The Cognitive Model of the Vampire and Its Accommodation in the Twentieth Century
By utilizing devices of cognitive science and psychology which can be found in the works of Bradd Shore, Jean Piaget, and Sigmund Freud this article strives to delineate the significance of the cognitive model of the vampire, which has found an outlet in all forms of artistic and popular expression, ranging from mainstream fiction to marginalized forms of self-expression. The article explains the ways in which the cognitive model of the vampire inhabits our cultural foundational schemas and interacts with our intersubjective realities and how it is accommodated within the changing socio-cultural context. The article briefly summarizes the history of the accommodation of the cognitive model of the vampire, starting from its early use in folklore and romantic literature and continuing on to twentieth-century pop culture. Two cultural/cognitive models are identified, each with its distinct cultural and literary tradition. One is the “antagonist” model of the vampire, with its roots in Eastern European folklore, utilized by writers such as Bram Stoker; the other, “sympathetic” model of the vampire, comes from Byronic and Victorian Gothic traditions and finds its expression in the contemporary works of writers such as Anne Rice.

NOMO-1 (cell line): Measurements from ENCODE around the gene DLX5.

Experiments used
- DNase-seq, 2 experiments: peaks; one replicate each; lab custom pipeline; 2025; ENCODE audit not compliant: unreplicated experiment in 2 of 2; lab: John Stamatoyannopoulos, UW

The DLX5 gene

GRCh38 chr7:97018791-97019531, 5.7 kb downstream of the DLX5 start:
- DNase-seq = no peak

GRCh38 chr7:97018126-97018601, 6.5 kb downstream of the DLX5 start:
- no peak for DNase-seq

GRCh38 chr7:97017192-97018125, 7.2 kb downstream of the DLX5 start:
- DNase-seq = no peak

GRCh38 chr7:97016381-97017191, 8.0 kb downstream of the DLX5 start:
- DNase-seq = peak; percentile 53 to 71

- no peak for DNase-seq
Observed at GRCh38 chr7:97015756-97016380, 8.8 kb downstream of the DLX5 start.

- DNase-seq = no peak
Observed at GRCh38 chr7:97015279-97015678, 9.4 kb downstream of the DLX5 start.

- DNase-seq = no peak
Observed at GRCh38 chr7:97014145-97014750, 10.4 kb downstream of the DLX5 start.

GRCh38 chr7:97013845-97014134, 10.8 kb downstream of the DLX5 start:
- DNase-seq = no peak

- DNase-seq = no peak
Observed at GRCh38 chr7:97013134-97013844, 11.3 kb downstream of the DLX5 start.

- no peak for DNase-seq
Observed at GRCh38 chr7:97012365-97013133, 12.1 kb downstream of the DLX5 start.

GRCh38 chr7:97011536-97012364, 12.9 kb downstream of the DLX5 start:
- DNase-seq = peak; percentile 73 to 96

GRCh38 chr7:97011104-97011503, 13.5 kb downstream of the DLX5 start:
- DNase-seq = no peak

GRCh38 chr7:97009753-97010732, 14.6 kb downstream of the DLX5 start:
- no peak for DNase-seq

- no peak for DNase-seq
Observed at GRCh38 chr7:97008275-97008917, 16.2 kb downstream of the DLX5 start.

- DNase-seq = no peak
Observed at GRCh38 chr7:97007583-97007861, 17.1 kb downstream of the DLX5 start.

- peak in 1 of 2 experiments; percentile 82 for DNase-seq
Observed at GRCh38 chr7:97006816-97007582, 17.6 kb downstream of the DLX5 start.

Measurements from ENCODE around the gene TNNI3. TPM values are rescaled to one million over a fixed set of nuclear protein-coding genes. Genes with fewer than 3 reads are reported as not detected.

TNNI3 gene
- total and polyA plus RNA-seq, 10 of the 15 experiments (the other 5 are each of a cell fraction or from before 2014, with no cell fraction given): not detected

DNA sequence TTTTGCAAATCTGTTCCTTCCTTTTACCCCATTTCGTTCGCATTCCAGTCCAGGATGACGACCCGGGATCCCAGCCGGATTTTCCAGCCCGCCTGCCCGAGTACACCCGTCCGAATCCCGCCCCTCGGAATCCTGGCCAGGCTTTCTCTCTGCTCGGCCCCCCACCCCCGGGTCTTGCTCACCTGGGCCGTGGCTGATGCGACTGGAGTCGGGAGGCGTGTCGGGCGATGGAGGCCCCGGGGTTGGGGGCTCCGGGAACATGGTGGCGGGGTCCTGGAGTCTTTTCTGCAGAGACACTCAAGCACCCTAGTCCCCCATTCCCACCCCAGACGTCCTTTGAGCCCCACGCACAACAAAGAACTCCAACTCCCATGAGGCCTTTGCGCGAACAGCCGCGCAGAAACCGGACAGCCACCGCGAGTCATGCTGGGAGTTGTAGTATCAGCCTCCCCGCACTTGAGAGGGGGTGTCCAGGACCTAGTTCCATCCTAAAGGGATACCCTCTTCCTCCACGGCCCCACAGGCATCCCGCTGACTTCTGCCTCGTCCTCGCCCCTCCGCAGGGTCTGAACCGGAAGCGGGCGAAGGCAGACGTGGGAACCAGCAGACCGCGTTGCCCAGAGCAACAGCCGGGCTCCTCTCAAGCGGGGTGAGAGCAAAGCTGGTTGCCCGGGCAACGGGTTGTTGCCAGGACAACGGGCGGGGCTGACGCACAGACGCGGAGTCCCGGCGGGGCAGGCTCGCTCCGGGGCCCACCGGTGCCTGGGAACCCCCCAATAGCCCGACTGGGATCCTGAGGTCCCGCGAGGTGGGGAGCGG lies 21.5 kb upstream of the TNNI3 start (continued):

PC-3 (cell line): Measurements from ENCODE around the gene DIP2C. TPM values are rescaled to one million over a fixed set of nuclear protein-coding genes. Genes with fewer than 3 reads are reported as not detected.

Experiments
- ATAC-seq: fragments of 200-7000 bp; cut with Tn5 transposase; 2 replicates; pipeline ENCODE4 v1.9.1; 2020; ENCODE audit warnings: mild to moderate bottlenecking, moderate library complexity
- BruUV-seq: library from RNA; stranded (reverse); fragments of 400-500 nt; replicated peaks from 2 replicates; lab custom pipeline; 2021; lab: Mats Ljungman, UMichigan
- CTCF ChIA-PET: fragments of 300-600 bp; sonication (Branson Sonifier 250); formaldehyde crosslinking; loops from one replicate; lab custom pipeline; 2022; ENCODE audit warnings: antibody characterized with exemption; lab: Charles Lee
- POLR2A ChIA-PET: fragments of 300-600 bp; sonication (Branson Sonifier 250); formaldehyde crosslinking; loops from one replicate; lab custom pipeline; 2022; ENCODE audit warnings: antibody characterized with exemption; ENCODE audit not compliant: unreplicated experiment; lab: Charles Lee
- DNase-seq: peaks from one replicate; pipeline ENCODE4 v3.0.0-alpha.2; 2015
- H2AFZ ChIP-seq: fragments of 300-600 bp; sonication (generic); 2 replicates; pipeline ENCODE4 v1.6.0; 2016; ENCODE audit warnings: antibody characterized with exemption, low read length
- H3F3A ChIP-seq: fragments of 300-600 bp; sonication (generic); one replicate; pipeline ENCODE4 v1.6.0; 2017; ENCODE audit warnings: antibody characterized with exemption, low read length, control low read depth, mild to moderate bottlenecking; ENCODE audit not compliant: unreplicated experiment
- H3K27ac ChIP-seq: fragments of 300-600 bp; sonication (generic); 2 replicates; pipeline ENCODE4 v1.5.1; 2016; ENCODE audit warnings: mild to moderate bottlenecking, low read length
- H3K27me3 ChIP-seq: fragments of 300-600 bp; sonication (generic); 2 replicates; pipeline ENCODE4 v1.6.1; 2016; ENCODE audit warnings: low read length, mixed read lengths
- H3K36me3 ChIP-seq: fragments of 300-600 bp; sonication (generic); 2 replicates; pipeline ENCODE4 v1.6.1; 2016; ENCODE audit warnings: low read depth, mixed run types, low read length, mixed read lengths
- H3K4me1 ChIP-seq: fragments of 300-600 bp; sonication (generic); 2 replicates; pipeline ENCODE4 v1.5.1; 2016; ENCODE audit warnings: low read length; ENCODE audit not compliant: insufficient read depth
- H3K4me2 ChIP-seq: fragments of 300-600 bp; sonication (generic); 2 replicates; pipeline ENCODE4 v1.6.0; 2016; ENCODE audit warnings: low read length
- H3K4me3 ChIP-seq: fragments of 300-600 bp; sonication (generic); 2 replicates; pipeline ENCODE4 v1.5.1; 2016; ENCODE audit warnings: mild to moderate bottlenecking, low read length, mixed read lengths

antagonist vampire, cognitive model, cultural model, Dracula, foundational schema, sympathetic vampire, the uncanny, vampires, vampirism as metaphor, Anne Rice
Moravian Journal of Literature and Film 5, no. 1 (Spring 2014): 23–44. ISSN 1803-7720.
Department of English and American Studies
Palacký University, Olomouc
771 48 Olomouc